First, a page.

Hunting shed antlers: Mostly the joy, but also the legality and the ethics
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A deer trail angled off a dirt road, cutting faintly through soggy brown leaves. The trail crossed an intermittent ditch filled with water, then through a brush break to a cornfield.
I looked at it Friday while hunting shed antlers and thought, ‘‘There’s the spot.’’ The bucks will jump the ditch, jar their antlers loose, then catch them on brush while lowering their heads to go out into the corn stubble.
I don’t know about you, but the number of times I figure something out in the outdoors and it turns out exactly right is, well, almost never.
This time was different.
Channeling my inner buck, I jumped the ditch, then ducked low to clear the brush. To my left was one side of a buck’s antlers in the leaves matted on the field edge.
White-tailed bucks drop their antlers annually, generally in winter. The bell curve of dropping peaks in late February. Late February and early March are prime times for hunting sheds.
Shed hunting is a way to scout deer and to get out at an awkward time of the year in the outdoors.
I’m not good at shed hunting, but I am good at picking the brains of people who are good at things in the outdoors.
When it comes to shed hunting, I picked up some knowledge from reading. But I learned more from hunting with Larry Narro, then with Jeff Norris.
From them, I learned to look at places where deer have to jump, herding spots, bedding areas and the edges where deer haunt.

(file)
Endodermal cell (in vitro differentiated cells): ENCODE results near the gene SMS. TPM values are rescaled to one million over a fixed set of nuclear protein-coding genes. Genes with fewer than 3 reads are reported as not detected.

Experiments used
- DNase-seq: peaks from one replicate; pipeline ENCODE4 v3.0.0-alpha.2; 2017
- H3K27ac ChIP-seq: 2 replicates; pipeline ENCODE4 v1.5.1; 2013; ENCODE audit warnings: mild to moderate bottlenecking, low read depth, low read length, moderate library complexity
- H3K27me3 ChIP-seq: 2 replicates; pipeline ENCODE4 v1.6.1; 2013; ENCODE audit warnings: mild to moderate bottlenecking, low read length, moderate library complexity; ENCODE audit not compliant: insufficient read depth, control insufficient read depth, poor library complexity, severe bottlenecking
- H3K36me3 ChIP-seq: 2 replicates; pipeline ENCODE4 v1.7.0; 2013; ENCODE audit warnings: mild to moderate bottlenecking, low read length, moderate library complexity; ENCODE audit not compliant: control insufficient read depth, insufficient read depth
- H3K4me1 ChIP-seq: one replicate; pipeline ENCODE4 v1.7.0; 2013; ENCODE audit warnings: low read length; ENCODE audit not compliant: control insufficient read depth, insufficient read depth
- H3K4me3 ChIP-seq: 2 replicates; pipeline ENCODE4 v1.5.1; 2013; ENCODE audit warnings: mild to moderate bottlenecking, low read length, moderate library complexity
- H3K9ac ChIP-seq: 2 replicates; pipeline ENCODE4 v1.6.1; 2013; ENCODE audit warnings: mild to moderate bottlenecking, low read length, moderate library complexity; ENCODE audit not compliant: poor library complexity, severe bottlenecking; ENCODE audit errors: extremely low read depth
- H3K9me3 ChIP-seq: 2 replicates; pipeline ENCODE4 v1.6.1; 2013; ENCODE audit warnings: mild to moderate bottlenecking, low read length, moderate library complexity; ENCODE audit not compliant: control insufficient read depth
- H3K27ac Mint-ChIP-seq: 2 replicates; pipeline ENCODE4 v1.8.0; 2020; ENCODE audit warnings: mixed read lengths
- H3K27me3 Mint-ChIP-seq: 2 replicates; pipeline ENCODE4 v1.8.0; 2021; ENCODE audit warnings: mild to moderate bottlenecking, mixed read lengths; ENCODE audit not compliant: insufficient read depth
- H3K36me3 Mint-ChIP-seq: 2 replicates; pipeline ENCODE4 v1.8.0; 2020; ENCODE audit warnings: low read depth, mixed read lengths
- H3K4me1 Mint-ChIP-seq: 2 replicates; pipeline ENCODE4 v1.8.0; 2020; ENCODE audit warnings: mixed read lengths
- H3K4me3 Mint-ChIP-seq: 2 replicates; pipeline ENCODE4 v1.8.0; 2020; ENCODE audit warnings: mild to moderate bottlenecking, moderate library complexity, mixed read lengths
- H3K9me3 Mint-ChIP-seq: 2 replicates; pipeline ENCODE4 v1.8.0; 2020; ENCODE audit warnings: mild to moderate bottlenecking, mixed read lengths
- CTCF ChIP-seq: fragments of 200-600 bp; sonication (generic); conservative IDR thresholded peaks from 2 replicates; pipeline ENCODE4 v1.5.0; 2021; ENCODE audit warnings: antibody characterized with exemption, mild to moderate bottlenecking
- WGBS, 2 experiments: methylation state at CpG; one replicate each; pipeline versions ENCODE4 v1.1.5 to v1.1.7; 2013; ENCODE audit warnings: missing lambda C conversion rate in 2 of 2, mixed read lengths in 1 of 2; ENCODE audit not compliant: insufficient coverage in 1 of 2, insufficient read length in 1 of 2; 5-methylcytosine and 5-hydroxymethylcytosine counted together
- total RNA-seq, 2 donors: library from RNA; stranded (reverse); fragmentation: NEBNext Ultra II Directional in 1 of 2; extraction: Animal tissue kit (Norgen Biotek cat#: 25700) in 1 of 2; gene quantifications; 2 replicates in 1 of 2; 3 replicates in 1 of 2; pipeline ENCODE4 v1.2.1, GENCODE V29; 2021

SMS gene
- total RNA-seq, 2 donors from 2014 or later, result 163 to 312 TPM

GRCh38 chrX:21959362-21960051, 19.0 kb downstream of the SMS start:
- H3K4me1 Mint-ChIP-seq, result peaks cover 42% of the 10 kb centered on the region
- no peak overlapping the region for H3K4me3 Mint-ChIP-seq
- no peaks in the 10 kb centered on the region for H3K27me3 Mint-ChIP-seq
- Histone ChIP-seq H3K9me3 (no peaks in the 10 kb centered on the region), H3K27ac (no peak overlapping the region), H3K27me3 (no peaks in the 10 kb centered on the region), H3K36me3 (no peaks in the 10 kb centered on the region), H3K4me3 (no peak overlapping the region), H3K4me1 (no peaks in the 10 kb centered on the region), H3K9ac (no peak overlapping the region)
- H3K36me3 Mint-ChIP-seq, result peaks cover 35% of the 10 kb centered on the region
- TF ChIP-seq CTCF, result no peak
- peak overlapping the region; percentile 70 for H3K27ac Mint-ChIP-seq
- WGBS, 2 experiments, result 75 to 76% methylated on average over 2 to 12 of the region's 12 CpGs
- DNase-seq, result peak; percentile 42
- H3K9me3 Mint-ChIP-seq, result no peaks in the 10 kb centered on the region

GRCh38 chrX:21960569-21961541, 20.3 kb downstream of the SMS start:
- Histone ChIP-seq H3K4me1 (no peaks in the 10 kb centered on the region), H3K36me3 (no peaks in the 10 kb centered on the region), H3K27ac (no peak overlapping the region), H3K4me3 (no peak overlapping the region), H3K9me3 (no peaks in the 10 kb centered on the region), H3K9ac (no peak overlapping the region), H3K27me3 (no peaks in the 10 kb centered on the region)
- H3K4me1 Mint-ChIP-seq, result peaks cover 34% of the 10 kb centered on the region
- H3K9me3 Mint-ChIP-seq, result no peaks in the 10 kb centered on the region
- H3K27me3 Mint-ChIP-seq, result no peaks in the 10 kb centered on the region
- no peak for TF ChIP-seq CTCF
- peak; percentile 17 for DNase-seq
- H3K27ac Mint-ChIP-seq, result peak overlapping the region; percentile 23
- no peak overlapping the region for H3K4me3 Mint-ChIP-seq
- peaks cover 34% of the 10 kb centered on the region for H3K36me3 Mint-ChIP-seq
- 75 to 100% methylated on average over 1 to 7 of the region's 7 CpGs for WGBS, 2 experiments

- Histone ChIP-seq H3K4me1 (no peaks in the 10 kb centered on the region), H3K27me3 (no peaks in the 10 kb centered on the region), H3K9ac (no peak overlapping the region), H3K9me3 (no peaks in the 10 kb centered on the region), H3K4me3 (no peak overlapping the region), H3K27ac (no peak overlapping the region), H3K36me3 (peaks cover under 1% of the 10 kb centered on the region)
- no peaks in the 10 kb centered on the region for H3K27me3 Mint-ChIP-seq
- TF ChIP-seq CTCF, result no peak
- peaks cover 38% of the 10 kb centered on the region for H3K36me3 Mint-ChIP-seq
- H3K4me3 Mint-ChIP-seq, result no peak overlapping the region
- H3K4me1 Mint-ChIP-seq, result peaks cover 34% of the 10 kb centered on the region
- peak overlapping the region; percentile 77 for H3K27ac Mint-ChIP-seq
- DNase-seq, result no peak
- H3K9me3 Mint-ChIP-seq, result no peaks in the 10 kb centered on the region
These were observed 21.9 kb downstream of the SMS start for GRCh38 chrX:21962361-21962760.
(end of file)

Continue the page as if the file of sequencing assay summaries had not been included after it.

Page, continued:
Before I got too cocky, reality set in. I could not find the other side of the antlers or see any bucks sneaking around with one side of their antlers.
The legal question on hunting sheds varies. I don’t know of any nearby park district or forest-preserve district where it is permitted to keep sheds.
The deal on state lands is divided. Ed Cross, the communications director for the Illinois Department of Natural Resources, sent this assessment:
‘‘Based upon past DNR legal opinions and state law (20 ILCS 835/6), shed deer antlers are an ‘inanimate natural object’ and may not be collected from any State Park. Similarly, the Natural Areas Preservation Act (525 ILCS 30/23) prohibits the removal of any object (including shed antlers) from any Dedicated Nature Preserve or buffer areas. The public may, however, collect shed antlers from all other lands managed by the IDNR, including Fish & Wildlife Areas, Conservation Areas, Recreation Areas and Boat Access Areas, provided the area is otherwise open to the public.’’
There’s also an ethical question. Prime time for shed hunting is a sloppy time. That’s fine if you’re milling around a field or old road, but it’s not so fine if you’re in an area with sensitive plants susceptible to erosion.
But search on. Eyes sharp, mind sharper.
The Chicago Audubon Society’s Birding America is Saturday at North Park University. The International Crane Foundation’s George Archibald will deliver the keynote at 9 a.m., but there are a host of noted presenters. It’s $50. More is at chicagoaudubon.org.
Thinking about Loyola’s Alfredrick Hughes on Sunday is like the old guys remembering catching herring at the North Avenue pier.
Follow me on Twitter @BowmanOutside.